During the second half of the eighteenth century, the tensions between American colonists and the British government intensified because the Parliament did not want to delegate some of its authorities to the local people who believed that they had been excluded from the political life. Overall, the nature of this conflict can be better explained by discussing such documents as the Stamp Act Resolution and the Declaratory Act.
To a great extent, they illustrate the arguments of the colonists who insisted on the need for proper political representation; nevertheless, they did not want to cut ties with Great Britain. In contrast, the Parliament completely dismissed these claims and emphasized the supremacy of the British government as the main source of law in the colonial territories.
One can say that the failure to resolve this conflict was one of the factors that contributed to the American Revolutionary War. These are the main questions that should be examined in greater detail.
One should note that after the Seven Years’ War, the British Empire passed through a period of financial crisis (Davidson et al., 2008, p. 106). In order to address this problem, the government chose to impose heavier taxes on the colonies. One of such policies was the adoption of the Stamp Act in 1765. According to this law, the colonists were required to use the stamped paper produced in Great Britain (Davidson et al., 2008).
This requirement was related to such printed materials as newspapers or legal documents (Davidson et al., 2008). The colonists believed that they had been burdened with the debts incurred by the government. They could not accept this situation and tried to convince the Parliament that the British Empire had to change its policies in order to improve it relations with American people. Overall, this information is important for understanding the nature of the documents that should be examined more closely.
It is possible to argue that the colonist did not completely dismiss the authority of the British government. The Stamp Act Resolution can throw light on their attitudes. In particular, the authors lay stress on the idea that American people are entitled to the liberties and rights which are given to other British citizens.
Therefore, they argue that “no taxes be imposed on them but with their own consent, given personally or by their representatives” (Resolutions of the Continental Congress, 1765).
Additionally, they believe that the laws imposed on the colonies can be properly developed only by the representatives of the local people who better understand what kind of problems should be addressed by the state. In their opinion, by advocating the liberties of the local people, the government can promote the prosperity for the colonies and increase their loyalty to Great Britain (Resolutions of the Continental Congress, 1765).
These are the main points that can be identified. This document suggests that at the beginning, the American colonists did not want to sever ties with the British Empire. They perceived themselves as the “subjects” of the king (Resolutions of the Continental Congress, 1765). Certainly, they were willing to protect their rights which were given to the subjects of the crown, but at the same time, they could reach a compromise with the government. This is one of the aspects that can be singled out.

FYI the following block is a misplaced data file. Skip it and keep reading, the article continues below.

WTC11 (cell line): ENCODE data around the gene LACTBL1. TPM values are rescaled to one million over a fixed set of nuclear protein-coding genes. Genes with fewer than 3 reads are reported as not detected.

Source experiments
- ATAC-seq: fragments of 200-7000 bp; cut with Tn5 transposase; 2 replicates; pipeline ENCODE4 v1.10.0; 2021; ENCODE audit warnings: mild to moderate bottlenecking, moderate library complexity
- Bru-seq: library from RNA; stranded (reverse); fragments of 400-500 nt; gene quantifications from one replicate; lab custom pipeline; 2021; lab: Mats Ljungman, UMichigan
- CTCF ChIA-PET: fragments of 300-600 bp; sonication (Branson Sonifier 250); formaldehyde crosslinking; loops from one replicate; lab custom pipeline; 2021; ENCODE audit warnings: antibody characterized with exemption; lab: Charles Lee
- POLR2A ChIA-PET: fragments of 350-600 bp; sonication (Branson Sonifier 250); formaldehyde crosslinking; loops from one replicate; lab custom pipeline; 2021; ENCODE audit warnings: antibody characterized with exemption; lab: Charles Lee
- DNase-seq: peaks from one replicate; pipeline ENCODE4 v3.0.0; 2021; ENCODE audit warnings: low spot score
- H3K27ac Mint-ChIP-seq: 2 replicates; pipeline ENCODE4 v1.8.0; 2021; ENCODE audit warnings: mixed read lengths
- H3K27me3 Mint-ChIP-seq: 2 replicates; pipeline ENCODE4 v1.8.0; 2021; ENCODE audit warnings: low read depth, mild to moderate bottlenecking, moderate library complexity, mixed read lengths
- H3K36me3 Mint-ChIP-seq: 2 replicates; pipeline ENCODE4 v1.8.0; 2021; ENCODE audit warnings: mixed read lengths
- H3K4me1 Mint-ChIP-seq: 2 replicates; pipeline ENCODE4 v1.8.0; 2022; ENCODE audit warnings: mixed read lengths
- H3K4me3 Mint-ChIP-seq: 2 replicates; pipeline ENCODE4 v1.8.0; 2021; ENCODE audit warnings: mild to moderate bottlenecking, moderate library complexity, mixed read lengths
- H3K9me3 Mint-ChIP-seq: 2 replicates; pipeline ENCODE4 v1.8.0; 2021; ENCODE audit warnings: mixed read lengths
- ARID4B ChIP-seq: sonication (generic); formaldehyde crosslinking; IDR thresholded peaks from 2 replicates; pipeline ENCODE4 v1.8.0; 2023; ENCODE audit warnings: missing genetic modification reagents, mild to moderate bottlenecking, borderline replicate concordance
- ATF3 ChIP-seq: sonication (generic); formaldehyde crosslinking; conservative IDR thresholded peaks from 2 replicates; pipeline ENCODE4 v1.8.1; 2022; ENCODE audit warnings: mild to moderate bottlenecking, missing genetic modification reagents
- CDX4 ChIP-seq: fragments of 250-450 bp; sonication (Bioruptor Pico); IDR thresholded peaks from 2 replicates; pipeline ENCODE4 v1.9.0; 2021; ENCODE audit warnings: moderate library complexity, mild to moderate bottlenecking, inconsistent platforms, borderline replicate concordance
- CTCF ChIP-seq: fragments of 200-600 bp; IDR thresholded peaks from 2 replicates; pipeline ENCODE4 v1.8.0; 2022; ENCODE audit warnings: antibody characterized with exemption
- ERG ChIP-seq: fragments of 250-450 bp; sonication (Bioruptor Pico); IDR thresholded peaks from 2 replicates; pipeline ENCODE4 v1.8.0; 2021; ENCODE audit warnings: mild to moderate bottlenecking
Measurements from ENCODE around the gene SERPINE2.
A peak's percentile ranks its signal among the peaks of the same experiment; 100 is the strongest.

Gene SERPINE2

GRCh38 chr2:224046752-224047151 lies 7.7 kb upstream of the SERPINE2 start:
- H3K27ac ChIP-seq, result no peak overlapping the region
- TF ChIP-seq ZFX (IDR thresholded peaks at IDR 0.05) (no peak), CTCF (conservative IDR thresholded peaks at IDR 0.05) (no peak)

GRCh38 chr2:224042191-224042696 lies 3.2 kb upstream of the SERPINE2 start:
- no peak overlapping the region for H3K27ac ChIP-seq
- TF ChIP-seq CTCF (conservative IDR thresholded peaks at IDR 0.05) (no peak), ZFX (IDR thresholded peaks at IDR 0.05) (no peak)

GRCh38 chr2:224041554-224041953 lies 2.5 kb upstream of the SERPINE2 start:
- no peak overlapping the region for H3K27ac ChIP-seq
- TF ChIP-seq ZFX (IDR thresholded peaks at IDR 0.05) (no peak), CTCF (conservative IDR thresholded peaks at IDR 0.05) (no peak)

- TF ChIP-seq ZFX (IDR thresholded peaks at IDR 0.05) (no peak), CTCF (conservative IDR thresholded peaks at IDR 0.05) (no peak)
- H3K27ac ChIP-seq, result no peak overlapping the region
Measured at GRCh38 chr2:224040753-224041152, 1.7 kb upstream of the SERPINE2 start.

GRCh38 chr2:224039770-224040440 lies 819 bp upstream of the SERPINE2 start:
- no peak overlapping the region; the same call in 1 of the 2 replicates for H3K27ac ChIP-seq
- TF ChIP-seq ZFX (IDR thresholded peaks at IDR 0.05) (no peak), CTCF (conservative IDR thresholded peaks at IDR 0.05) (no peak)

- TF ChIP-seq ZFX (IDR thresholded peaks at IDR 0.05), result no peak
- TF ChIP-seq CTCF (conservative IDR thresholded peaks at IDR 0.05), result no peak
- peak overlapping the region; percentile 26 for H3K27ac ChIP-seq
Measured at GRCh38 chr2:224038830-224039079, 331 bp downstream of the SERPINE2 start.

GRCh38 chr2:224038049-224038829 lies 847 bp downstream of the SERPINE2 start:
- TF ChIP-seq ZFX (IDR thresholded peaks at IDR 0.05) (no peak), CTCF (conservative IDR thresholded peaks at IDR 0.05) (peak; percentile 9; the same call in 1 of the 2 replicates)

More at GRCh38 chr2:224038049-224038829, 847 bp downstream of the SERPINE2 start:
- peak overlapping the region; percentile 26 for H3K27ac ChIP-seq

In turn, the excerpts from the Declaratory Act suggest that the Parliament did not wish to consider the arguments put forward by the colonists. In particular, the British legislators argue that the statements like the Stamp Act Resolutions were illegal.
In particular, according to the Declaratory Act, the resolutions drafted by the colonists are “derogatory to the legislative authority of parliament, and inconsistent with the dependency of said colonies and plantations upon the crown of Great Britain” (The Declaratory Act, 1766). They did not wish to gain the support of the local people because they believed that the rule of the British Empire could not be questioned.
Apart from that, according to this law, American people must be governed by the laws adopted by the Parliament (The Declaratory Act, 1766). In other words, English policy-makers do not want to consider the idea that American colonists can eventually confront the authority of the crown.
Furthermore, the delegation of political power to the local people does not seem to be a viable option for them. On the whole, the analysis of these documents suggests that the English legislators did not try to place themselves in the position of the colonists who did not want to be marginalized by the state. This is the main conflict that was not resolved in a peaceful way.
These two documents illustrate the differences in the views of colonists and the government. American people wanted English legislators to share some of their authority. In their opinion, the complete dependence of colonies could not reflect the interests of the local people. In turn, the political representation of the colonies could be critical for improving the life of American people. In contrast, this requirement was completely inadmissible to the Parliament. These are the main issues that can be distinguished.
Davidson, J., Delay, B., Heyrman, C., Lytle, M., & Stoff, M. (2008). US: A Narrative History, Volume 1: To 1877. New York, NY: McGraw-Hill Education.
The Declaratory Act. (1766).